My dog died last night. Despite a frantic, late night dash to the animal ER and some exceptional measures, Nimo couldn’t be saved. He was my companion for more than 11 years. He was with me, showing that quiet, unshakable — almost mythic — canine love, through some achingly difficult times.
Yeah, he was just a dog. Maybe that’s my point. As we move through life, our hearts connect with others: people and animals, even ideals and causes. It’s how we’re wired. It’s where we find and make the meaning for our lives. And when we connect we know that, somewhere down the line, someone will live the loss.
When you truly feel loss — that deep, raw, aching, tattered hole in your heart — it is evidence that you have lived openly and vulnerably. The pain of loss is a triumph of the heart: it means that you allowed yourself to love, and to be loved, even in the face of knowing that someone would necessarily suffer that pain. The bill for that joy comes due. If it wasn’t so precious, it wouldn’t hurt when it’s suddenly gone. You’ve earned that pain by collecting the experiences that make life worthwhile.
Pain encourages us to get distant. But the anticipation of pain is insidious: this fear of possible pain encourages us to wall ourselves off from the joyful, meaningful experiences that earn the deferred pain of eventual loss.
If we don’t consciously work against all our protective inclinations, we cut ourselves off from truly living. It’s easy to talk ourselves out of loving, caring, and risking. It’s easy to fall into the habit of preemptive self-protection. But without those wonderful, dangerous connections and commitments, we’re just existing. You must accept that your love will disappoint, grow old, eventually fail, and be gone. You must revel in the treasured opportunity because it will not come around again.
Life is transient. We know that. And we do everything we can to shield ourselves from that reality. We know that life, and all the hopes and dreams and love it offers, is fragile. We con ourselves daily into believing that those things we love will last forever, and we do that because we cannot bear the existential weight of it. And then, on occasion, the harsh razor of reality slices through our carefully constructed veil. We are forced to confront the consequence of having cared. And it sucks beyond the telling.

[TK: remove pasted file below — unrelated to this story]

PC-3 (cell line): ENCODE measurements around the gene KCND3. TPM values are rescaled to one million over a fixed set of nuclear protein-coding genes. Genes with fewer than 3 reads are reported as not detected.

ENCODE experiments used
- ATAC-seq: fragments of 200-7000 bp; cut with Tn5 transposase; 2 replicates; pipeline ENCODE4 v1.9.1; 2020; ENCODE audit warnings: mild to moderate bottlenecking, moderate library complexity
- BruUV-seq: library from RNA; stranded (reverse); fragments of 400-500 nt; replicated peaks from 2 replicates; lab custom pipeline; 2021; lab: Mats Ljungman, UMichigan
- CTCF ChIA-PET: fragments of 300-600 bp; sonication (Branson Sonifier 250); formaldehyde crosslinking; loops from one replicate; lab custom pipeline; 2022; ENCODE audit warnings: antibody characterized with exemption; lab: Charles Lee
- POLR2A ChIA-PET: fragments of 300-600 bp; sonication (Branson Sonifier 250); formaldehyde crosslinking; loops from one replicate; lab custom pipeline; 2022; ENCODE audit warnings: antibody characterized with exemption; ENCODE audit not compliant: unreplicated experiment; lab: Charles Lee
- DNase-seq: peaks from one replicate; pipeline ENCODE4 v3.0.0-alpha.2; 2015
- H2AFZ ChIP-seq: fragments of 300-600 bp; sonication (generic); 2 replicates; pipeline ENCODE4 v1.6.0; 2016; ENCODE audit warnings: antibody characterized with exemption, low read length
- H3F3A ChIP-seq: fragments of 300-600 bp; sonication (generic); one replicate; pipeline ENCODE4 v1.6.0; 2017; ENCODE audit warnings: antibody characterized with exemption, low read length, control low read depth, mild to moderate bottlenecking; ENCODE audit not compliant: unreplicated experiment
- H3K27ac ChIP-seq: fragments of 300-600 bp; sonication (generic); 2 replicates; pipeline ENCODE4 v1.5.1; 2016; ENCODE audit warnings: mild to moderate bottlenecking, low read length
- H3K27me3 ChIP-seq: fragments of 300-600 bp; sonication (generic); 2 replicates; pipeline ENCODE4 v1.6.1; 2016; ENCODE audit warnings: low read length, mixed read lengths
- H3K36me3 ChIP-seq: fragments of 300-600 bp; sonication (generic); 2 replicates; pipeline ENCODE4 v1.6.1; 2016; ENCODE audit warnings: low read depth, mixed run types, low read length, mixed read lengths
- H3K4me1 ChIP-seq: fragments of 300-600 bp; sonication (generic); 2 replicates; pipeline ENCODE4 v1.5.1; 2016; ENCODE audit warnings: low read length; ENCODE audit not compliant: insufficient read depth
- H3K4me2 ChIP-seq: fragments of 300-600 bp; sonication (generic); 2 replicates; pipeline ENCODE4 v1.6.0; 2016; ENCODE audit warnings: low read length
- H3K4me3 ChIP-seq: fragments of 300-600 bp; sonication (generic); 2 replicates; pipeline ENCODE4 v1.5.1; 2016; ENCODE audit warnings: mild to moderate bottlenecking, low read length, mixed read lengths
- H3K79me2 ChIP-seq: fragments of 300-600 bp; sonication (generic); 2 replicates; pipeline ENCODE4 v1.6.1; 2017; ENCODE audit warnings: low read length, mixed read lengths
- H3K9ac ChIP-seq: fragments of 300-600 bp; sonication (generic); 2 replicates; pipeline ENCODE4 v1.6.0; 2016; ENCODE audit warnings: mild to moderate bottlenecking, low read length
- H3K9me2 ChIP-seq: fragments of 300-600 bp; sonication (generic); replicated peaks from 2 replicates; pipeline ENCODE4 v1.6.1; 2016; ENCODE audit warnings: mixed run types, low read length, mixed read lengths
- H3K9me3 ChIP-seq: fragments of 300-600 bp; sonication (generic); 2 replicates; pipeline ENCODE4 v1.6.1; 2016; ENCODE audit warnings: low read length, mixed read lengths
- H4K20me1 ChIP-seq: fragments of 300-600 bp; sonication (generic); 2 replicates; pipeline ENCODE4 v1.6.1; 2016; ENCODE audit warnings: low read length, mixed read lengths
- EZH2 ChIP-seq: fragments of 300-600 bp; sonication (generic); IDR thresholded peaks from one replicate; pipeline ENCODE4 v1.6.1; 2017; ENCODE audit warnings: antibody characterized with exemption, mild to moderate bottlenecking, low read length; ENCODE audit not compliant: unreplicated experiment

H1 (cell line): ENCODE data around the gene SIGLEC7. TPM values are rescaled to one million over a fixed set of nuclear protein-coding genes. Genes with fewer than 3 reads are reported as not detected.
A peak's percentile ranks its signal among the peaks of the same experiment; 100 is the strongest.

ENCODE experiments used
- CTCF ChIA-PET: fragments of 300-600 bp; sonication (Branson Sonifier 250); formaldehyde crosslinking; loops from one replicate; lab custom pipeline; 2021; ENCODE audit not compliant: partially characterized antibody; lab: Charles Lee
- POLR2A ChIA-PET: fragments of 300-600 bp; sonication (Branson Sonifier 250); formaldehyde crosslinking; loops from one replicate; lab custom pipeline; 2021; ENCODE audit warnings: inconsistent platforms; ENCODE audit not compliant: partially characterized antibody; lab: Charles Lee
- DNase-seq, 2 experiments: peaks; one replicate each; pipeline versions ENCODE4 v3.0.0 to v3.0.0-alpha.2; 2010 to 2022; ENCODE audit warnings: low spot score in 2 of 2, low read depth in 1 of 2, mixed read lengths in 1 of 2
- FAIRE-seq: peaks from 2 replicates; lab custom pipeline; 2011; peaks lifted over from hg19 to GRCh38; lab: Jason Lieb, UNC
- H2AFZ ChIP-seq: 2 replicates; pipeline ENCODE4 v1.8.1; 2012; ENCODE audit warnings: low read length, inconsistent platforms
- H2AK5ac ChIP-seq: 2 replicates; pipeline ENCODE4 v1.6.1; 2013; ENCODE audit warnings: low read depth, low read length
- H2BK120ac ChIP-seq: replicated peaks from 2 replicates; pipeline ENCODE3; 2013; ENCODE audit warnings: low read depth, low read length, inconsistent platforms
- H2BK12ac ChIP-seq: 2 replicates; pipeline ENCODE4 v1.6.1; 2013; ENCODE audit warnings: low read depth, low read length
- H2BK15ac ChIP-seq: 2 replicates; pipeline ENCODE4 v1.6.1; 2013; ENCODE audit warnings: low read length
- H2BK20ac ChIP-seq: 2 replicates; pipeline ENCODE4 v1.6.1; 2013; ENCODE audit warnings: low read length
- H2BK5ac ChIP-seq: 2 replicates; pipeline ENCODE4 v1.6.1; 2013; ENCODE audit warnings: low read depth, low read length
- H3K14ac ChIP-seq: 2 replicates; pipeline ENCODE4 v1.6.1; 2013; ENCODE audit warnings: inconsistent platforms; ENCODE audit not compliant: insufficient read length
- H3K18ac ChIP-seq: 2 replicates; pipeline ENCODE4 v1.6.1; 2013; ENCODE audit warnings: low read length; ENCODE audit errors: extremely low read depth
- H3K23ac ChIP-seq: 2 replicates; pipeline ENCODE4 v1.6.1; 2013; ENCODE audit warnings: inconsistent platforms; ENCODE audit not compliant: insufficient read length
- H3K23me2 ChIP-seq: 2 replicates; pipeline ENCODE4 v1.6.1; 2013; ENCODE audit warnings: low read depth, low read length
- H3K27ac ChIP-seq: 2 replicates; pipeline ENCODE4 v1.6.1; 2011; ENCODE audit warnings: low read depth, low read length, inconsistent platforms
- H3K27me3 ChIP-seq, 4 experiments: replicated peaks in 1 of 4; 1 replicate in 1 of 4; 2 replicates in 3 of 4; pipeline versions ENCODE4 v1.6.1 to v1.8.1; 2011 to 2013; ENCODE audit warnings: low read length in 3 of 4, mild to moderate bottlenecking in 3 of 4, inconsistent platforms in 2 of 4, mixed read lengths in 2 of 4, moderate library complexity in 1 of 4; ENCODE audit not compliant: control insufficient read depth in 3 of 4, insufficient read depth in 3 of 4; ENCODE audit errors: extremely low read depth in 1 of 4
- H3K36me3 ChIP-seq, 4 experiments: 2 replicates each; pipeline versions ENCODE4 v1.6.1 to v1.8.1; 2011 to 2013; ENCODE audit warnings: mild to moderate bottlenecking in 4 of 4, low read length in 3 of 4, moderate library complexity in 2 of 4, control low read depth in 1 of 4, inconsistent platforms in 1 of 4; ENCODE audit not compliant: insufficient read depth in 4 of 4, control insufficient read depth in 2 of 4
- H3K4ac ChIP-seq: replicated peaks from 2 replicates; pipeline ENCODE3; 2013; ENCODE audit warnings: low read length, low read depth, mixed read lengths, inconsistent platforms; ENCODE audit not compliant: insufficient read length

I’ve been on this planet longer than most of us now. I’ve collected many losses: family, friends, mentors, lovers, and cherished companion animals, too.
Sometimes, loss sneaks in, unannounced, and we don’t know it in the moment. But other times, we bear full, knowing witness to the instant of loss. We try so hard to open our hearts and show the other just how much they are loved so that they might pass with the small comfort of having known their irreplaceable effect.
We need a few things in our life we care so much about that we accept the coming pain of loss. I am proud of my losses. I will keep loving and caring and risking and committing, though I know I will lose again. The grief we feel in the face of loss — that yawning chasm of despair that spontaneously erupts within us — is a measure of how much we dared to care. We owe it to ourselves, and those around us, to live lives of care, knowing that the pain will come.
I don’t give love easily, but when I do, I love without reservation and I remain committed. I know that means I will lose again. I know that means I will be again consumed in this awful blackness of grief. But the darkness of grief is the photo-negative of the brightness that once illuminated our lives.
And still, in the face of grief, I choose love. A life well-lived means collecting losses. That’s the hell of it. We must choose experiences that affirm our lives when the loss comes due.
Now? I’m going to have a good cry and be thankful for the brightness of the love that once illuminated this part of my life. That is what makes life wonderful…and what makes loss hurt so.